7. No, my comparison was regarding Canucks GMs only, and in response to a challenge to my assertion that Benning’s tenure has had the worst team performance of any GM in Canucks history. I then made a comment about the favourable strategic position of Tampa which my critic then attempted to misuse in order to discredit my position. Having read your your most recent posts, I agree with you about many things. Had Nonis and Gillis been able to pick out gems in the late first round, rather than the Patrick Whites and the Jordan Schroeders (or even, shudder, the Cody Hodgsons) the competitive window of the Naslund-core and the Sedin/Luongo core could have been improved. And really, to some degree, one could argue that the Naslund era and the Sedin era overlapped, and but for the lockout and the Bertuzzi fiasco there was only a short time where we weren’t competitive (frankly, it was the introduction of the cap and the re-signing of Naslund to a monster contract when he was not the same player post-concussion, rather than signing Niedermeyer when we had the chance). I agree that strong drafting is such an important and valuable skill for the franchise that I would support retaining Benning for as long as he can demonstrate skill in this area in the top 20% or so of GMs. As I argued in an early “wall of text” post, one gets more value out of elite play from young players on ELCs, and even upside from RFAs than you can win on a good UFA signing or lose on a bad one. Assume for the sake of argument that Gudbranson was one of the worst of Bennings moves. Was it franchise destroying? Of course not. At worst it made the team worse during a time when they weren’t competitive anyway, McCann is hardly setting the league on fire, and Pearson looks like he may be a useful player for a time. But its also also possible that Benning has just been lucky with drafting. Hughes and Joulevi could potentially not develop into strong players. Virtanen is looking like a career third and fourth liner - I just don’t see the kind of potential that Kessler had. A lot more of Bennings pics have to work out in the next few years for a competitive window to open, and I think Benning has shown with some of his pro signings that he has the potential for handing out bad contracts. If any of the following happens: his drafting ability dries up, he overpays his RFA core, or he anchors the team with useless RFAs or bad trades, then the future is bleak and we won’t escape the futility of his regime to date. However, there is also a big opportunity here. If he can convince Boeser and others to come in at reasonable prices, Miller and Myers work out, and even some rebound from Eriksson or Beagle to even make them movable, then I think we can get into a strong strategic position relative to other clubs. Would I rather be an Anaheim fan now? No. They need to tank or draft like Benning to get to where we are now in a few years. Do I think Benning is doing a worse job than Dubas? Heck No! Toronto is being taken to the cleaners by over-entitles RFAs, and are going to be a one line team, at least until the cap goes way up. Even then, Matthews will be up for another contract. The Canucks have an opportunity here to build their core into a perennial contender, and so far Benning has demonstrated the ability to draft well enough to perpetuate that. But Benning has also shown the ability to misread pro talent and anchor the team with bad contracts. It will be fascinating to see how this year goes.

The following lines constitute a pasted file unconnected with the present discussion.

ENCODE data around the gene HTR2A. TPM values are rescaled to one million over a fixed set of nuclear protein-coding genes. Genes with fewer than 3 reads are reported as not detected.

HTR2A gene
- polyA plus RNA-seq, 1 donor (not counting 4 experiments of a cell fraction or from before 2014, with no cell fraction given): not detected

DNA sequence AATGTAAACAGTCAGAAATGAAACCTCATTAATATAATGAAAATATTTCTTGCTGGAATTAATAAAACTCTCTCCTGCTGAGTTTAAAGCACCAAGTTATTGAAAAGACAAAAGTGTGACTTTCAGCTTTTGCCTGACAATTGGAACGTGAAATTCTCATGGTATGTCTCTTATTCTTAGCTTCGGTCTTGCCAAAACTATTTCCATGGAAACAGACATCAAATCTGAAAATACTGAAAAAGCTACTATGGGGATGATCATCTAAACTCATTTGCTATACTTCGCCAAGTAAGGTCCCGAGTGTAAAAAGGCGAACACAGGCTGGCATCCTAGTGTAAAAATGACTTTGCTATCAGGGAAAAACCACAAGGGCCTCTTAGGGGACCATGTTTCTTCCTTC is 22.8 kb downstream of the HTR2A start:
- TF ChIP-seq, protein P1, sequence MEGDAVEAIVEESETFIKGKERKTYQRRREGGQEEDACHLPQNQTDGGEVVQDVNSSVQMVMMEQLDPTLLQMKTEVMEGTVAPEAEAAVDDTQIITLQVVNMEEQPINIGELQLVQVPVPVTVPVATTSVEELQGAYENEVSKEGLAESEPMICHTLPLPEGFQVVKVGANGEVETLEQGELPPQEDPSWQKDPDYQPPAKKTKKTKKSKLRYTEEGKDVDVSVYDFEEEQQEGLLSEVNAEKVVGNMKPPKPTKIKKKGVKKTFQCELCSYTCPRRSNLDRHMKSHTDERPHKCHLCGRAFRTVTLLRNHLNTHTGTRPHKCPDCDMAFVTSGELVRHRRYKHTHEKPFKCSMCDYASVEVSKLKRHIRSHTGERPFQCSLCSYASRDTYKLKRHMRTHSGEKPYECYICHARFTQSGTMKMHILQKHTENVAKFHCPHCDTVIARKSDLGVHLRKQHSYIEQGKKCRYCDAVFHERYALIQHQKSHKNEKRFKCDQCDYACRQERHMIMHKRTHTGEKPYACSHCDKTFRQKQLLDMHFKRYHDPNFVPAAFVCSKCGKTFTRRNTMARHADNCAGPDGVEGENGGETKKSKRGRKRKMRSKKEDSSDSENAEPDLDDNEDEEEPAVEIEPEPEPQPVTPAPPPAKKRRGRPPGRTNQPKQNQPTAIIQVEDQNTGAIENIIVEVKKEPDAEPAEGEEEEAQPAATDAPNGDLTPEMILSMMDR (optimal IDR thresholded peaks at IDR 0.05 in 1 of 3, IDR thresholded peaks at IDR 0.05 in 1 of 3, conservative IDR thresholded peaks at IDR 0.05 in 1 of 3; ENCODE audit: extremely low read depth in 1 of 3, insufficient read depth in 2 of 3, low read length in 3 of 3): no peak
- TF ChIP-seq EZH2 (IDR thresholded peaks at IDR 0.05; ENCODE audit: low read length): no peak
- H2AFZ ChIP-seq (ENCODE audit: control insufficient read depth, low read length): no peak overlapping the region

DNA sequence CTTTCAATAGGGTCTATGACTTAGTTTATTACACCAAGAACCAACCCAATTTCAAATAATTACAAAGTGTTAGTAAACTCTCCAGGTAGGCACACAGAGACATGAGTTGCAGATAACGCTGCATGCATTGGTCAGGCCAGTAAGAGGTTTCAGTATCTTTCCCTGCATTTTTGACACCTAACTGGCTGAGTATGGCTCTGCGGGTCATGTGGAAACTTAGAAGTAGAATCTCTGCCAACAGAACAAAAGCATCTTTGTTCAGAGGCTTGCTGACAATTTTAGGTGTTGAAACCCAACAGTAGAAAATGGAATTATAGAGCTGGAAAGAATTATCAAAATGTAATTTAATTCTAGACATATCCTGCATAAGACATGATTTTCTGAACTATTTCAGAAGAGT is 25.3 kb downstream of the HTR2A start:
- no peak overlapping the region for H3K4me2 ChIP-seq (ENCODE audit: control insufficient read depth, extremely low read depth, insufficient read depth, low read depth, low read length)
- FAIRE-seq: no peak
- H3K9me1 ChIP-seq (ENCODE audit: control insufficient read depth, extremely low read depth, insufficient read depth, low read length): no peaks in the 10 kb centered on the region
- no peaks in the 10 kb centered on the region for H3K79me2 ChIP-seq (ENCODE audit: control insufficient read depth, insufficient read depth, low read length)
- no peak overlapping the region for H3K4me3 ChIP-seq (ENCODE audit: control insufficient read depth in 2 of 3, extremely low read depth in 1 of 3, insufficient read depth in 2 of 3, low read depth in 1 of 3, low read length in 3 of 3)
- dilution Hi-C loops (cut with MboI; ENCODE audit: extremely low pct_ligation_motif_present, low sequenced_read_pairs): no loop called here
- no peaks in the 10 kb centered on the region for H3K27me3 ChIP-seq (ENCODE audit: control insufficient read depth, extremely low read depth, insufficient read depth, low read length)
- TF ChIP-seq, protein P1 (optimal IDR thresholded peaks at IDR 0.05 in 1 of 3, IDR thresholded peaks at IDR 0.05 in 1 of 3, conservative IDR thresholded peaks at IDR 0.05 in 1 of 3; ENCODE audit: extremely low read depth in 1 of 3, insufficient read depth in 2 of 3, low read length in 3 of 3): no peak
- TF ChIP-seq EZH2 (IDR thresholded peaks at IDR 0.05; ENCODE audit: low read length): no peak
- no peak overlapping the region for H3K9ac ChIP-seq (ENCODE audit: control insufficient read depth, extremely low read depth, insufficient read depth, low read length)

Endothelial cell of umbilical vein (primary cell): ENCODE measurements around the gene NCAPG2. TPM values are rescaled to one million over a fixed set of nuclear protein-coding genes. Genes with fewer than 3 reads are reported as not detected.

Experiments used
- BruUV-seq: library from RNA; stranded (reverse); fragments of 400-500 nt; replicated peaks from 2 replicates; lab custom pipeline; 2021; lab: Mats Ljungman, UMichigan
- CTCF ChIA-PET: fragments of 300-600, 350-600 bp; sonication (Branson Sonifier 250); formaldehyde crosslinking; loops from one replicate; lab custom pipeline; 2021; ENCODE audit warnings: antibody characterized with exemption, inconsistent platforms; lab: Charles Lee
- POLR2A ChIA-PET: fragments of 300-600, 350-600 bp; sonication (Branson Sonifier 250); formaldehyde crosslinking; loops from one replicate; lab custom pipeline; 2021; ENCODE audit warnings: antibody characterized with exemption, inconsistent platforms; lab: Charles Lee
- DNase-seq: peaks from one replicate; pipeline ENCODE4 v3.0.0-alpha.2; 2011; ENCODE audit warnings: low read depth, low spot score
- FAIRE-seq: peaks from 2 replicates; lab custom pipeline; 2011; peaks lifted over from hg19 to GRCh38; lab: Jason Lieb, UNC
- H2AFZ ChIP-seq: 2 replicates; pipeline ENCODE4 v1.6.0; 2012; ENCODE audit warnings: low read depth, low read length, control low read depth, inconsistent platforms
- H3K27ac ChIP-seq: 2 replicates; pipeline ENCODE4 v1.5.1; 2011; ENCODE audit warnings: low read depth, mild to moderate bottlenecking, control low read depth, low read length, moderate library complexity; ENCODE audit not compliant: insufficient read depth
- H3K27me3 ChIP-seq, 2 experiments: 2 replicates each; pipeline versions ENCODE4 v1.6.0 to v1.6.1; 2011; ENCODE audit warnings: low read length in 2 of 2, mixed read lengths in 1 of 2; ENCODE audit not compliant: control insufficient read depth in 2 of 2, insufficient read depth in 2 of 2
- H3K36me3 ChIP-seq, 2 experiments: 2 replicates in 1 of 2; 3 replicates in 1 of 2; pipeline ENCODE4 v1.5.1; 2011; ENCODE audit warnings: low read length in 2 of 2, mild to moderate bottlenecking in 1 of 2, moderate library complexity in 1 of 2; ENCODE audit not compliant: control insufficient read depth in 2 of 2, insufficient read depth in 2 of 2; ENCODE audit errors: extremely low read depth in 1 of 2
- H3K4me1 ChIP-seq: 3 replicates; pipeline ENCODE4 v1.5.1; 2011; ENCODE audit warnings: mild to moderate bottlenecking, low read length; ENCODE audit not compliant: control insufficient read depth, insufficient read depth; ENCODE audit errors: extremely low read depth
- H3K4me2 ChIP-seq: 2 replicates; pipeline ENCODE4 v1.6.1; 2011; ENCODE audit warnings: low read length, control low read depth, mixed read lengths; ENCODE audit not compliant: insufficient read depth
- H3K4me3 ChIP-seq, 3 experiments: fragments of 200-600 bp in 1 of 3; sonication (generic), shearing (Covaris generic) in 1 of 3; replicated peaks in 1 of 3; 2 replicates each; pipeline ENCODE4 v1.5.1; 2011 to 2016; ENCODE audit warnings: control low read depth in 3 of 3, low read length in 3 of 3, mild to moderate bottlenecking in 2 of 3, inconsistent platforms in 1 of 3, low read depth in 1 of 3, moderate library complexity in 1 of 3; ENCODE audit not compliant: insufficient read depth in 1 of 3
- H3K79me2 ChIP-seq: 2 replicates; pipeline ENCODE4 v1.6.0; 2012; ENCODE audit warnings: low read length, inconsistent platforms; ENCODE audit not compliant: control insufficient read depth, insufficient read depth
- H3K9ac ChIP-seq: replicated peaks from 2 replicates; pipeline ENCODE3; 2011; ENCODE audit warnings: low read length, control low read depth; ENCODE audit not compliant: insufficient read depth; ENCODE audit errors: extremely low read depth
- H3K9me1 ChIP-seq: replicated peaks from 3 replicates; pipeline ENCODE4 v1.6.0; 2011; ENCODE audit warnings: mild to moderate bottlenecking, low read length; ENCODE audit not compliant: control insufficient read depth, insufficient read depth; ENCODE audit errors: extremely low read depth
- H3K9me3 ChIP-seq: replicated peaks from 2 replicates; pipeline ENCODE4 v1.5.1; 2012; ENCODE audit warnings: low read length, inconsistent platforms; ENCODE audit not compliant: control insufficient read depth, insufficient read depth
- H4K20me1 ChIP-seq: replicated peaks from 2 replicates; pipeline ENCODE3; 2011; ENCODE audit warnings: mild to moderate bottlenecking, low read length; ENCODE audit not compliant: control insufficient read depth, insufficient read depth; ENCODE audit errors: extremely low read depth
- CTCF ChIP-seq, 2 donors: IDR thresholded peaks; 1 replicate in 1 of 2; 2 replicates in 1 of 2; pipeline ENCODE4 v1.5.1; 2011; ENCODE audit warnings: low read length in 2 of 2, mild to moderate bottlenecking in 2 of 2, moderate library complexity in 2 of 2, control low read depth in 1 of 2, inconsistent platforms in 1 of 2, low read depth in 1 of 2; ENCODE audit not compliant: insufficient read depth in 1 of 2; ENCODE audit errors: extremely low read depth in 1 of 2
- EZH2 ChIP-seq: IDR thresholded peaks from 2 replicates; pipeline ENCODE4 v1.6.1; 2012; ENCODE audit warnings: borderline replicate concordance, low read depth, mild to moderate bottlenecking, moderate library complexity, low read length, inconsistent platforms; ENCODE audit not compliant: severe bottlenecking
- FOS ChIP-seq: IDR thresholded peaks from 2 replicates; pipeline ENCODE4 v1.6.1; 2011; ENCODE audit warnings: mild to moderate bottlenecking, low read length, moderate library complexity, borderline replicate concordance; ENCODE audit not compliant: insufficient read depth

8. Perhaps if you had read what I wrote, you would have found that I had done the research you suggest I undertake. My suggestion to you is that when you participate in a medium that is almost completely based on reading and writing that you contribute an opinion, criticism, or comment that amounts to more than “I couldn’t be bothered to read it, so it couldn’t have been worthwhile”.